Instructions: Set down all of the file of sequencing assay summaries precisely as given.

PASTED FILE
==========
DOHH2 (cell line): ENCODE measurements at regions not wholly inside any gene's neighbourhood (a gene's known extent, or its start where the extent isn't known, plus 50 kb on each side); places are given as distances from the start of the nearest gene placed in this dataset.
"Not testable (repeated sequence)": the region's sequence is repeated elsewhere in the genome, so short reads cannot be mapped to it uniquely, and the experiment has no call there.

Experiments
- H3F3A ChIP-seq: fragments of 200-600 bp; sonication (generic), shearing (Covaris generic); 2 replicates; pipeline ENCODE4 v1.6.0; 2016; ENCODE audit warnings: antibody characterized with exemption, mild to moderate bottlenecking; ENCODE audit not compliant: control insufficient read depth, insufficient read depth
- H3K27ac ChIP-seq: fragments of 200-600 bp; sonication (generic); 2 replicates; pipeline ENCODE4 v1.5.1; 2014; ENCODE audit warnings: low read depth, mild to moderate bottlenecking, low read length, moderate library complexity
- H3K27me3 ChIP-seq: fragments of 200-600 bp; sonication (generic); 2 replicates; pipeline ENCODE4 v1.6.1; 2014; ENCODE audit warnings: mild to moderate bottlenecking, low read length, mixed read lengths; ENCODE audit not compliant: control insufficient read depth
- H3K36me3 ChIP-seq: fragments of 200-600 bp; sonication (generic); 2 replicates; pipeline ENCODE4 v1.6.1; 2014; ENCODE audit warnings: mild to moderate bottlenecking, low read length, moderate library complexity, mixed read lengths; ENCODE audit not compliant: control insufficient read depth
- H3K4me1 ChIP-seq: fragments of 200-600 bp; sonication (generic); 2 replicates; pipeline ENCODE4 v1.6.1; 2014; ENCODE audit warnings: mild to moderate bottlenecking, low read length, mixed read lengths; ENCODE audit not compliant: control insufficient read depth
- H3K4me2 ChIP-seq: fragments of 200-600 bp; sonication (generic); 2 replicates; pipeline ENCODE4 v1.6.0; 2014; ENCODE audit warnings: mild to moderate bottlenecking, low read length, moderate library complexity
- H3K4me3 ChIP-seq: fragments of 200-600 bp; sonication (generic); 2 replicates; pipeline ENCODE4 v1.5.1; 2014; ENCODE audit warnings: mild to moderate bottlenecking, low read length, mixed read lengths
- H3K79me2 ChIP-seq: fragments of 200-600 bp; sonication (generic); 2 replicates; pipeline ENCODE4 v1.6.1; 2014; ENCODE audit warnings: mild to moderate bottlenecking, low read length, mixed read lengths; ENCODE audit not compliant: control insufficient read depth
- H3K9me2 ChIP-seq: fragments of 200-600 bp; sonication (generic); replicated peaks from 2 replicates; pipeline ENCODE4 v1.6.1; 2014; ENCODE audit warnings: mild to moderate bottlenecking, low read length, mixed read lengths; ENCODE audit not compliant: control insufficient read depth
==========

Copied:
DOHH2 (cell line): ENCODE measurements at regions not wholly inside any gene's neighbourhood (a gene's known extent, or its start where the extent isn't known, plus 50 kb on each side); places are given as distances from the start of the nearest gene placed in this dataset.
"Not testable (repeated sequence)": the region's sequence is repeated elsewhere in the genome, so short reads cannot be mapped to it uniquely, and the experiment has no call there.

Experiments
- H3F3A ChIP-seq: fragments of 200-600 bp; sonication (generic), shearing (Covaris generic); 2 replicates; pipeline ENCODE4 v1.6.0; 2016; ENCODE audit warnings: antibody characterized with exemption, mild to moderate bottlenecking; ENCODE audit not compliant: control insufficient read depth, insufficient read depth
- H3K27ac ChIP-seq: fragments of 200-600 bp; sonication (generic); 2 replicates; pipeline ENCODE4 v1.5.1; 2014; ENCODE audit warnings: low read depth, mild to moderate bottlenecking, low read length, moderate library complexity
- H3K27me3 ChIP-seq: fragments of 200-600 bp; sonication (generic); 2 replicates; pipeline ENCODE4 v1.6.1; 2014; ENCODE audit warnings: mild to moderate bottlenecking, low read length, mixed read lengths; ENCODE audit not compliant: control insufficient read depth
- H3K36me3 ChIP-seq: fragments of 200-600 bp; sonication (generic); 2 replicates; pipeline ENCODE4 v1.6.1; 2014; ENCODE audit warnings: mild to moderate bottlenecking, low read length, moderate library complexity, mixed read lengths; ENCODE audit not compliant: control insufficient read depth
- H3K4me1 ChIP-seq: fragments of 200-600 bp; sonication (generic); 2 replicates; pipeline ENCODE4 v1.6.1; 2014; ENCODE audit warnings: mild to moderate bottlenecking, low read length, mixed read lengths; ENCODE audit not compliant: control insufficient read depth
- H3K4me2 ChIP-seq: fragments of 200-600 bp; sonication (generic); 2 replicates; pipeline ENCODE4 v1.6.0; 2014; ENCODE audit warnings: mild to moderate bottlenecking, low read length, moderate library complexity
- H3K4me3 ChIP-seq: fragments of 200-600 bp; sonication (generic); 2 replicates; pipeline ENCODE4 v1.5.1; 2014; ENCODE audit warnings: mild to moderate bottlenecking, low read length, mixed read lengths
- H3K79me2 ChIP-seq: fragments of 200-600 bp; sonication (generic); 2 replicates; pipeline ENCODE4 v1.6.1; 2014; ENCODE audit warnings: mild to moderate bottlenecking, low read length, mixed read lengths; ENCODE audit not compliant: control insufficient read depth
- H3K9me2 ChIP-seq: fragments of 200-600 bp; sonication (generic); replicated peaks from 2 replicates; pipeline ENCODE4 v1.6.1; 2014; ENCODE audit warnings: mild to moderate bottlenecking, low read length, mixed read lengths; ENCODE audit not compliant: control insufficient read depth